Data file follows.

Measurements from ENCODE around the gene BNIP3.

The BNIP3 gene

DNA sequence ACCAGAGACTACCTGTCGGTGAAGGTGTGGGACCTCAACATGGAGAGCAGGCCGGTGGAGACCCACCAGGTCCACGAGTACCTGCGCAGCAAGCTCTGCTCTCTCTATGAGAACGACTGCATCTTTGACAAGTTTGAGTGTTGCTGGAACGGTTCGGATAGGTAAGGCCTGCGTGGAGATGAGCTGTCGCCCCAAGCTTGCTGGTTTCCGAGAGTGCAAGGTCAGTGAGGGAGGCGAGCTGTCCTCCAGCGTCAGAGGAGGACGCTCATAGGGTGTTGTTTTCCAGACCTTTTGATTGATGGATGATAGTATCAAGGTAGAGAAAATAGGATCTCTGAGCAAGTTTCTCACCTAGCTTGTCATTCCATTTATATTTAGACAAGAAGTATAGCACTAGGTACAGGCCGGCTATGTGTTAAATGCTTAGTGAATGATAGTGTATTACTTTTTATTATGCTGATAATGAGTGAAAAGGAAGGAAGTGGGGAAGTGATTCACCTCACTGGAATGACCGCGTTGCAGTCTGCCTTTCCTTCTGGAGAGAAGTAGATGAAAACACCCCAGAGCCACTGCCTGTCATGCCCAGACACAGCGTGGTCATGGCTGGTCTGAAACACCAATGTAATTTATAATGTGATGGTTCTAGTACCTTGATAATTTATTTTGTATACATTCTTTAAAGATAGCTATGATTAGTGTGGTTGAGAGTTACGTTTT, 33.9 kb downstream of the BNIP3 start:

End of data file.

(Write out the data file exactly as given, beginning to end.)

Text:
Measurements from ENCODE around the gene BNIP3.

The BNIP3 gene

DNA sequence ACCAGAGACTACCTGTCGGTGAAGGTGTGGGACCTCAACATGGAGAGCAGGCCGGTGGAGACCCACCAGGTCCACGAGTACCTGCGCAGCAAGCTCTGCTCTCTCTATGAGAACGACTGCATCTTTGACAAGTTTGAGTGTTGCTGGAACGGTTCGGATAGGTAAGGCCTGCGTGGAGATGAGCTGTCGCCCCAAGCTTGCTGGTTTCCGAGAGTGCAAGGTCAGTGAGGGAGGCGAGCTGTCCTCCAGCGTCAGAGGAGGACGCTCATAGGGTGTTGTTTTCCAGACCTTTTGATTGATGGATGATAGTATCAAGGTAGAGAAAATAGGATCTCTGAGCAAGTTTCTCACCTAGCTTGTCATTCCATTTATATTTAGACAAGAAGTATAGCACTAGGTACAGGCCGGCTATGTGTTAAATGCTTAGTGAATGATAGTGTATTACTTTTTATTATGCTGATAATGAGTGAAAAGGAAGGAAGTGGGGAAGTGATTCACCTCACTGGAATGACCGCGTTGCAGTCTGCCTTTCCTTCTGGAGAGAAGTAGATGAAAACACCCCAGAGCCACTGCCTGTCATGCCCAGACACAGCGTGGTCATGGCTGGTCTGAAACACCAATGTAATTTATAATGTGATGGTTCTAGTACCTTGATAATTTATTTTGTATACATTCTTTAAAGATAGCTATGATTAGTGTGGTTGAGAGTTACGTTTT, 33.9 kb downstream of the BNIP3 start: